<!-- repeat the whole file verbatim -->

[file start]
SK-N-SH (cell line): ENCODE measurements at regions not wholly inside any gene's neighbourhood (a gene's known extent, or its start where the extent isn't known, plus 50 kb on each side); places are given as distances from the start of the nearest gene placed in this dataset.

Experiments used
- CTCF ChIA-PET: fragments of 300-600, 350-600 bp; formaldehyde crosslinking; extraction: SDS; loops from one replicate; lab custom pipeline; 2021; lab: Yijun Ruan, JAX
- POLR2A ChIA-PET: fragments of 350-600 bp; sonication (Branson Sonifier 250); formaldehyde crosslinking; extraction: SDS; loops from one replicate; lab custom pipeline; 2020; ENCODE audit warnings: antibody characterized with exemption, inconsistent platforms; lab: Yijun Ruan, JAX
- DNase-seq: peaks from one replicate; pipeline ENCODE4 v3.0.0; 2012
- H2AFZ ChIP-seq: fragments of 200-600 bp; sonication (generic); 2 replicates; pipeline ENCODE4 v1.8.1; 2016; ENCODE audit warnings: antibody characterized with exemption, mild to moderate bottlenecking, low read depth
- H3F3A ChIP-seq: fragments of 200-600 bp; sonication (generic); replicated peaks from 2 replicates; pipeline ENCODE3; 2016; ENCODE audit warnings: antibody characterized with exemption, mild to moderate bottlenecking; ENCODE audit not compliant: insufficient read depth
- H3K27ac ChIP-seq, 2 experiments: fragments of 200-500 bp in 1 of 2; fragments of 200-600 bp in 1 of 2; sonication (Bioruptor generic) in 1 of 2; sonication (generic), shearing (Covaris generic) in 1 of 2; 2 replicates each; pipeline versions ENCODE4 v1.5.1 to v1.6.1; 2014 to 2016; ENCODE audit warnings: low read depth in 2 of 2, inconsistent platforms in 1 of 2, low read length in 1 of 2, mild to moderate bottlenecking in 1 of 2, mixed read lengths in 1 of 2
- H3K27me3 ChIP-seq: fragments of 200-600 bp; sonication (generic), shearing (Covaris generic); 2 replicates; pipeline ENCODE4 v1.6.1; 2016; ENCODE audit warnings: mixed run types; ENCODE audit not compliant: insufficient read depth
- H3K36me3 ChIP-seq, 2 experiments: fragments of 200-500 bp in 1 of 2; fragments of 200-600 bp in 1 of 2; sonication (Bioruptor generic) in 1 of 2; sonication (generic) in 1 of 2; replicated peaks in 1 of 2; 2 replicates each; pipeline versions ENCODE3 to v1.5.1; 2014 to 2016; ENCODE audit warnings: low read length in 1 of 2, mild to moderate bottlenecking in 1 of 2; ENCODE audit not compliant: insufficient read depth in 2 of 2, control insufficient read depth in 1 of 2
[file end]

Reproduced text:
SK-N-SH (cell line): ENCODE measurements at regions not wholly inside any gene's neighbourhood (a gene's known extent, or its start where the extent isn't known, plus 50 kb on each side); places are given as distances from the start of the nearest gene placed in this dataset.

Experiments used
- CTCF ChIA-PET: fragments of 300-600, 350-600 bp; formaldehyde crosslinking; extraction: SDS; loops from one replicate; lab custom pipeline; 2021; lab: Yijun Ruan, JAX
- POLR2A ChIA-PET: fragments of 350-600 bp; sonication (Branson Sonifier 250); formaldehyde crosslinking; extraction: SDS; loops from one replicate; lab custom pipeline; 2020; ENCODE audit warnings: antibody characterized with exemption, inconsistent platforms; lab: Yijun Ruan, JAX
- DNase-seq: peaks from one replicate; pipeline ENCODE4 v3.0.0; 2012
- H2AFZ ChIP-seq: fragments of 200-600 bp; sonication (generic); 2 replicates; pipeline ENCODE4 v1.8.1; 2016; ENCODE audit warnings: antibody characterized with exemption, mild to moderate bottlenecking, low read depth
- H3F3A ChIP-seq: fragments of 200-600 bp; sonication (generic); replicated peaks from 2 replicates; pipeline ENCODE3; 2016; ENCODE audit warnings: antibody characterized with exemption, mild to moderate bottlenecking; ENCODE audit not compliant: insufficient read depth
- H3K27ac ChIP-seq, 2 experiments: fragments of 200-500 bp in 1 of 2; fragments of 200-600 bp in 1 of 2; sonication (Bioruptor generic) in 1 of 2; sonication (generic), shearing (Covaris generic) in 1 of 2; 2 replicates each; pipeline versions ENCODE4 v1.5.1 to v1.6.1; 2014 to 2016; ENCODE audit warnings: low read depth in 2 of 2, inconsistent platforms in 1 of 2, low read length in 1 of 2, mild to moderate bottlenecking in 1 of 2, mixed read lengths in 1 of 2
- H3K27me3 ChIP-seq: fragments of 200-600 bp; sonication (generic), shearing (Covaris generic); 2 replicates; pipeline ENCODE4 v1.6.1; 2016; ENCODE audit warnings: mixed run types; ENCODE audit not compliant: insufficient read depth
- H3K36me3 ChIP-seq, 2 experiments: fragments of 200-500 bp in 1 of 2; fragments of 200-600 bp in 1 of 2; sonication (Bioruptor generic) in 1 of 2; sonication (generic) in 1 of 2; replicated peaks in 1 of 2; 2 replicates each; pipeline versions ENCODE3 to v1.5.1; 2014 to 2016; ENCODE audit warnings: low read length in 1 of 2, mild to moderate bottlenecking in 1 of 2; ENCODE audit not compliant: insufficient read depth in 2 of 2, control insufficient read depth in 1 of 2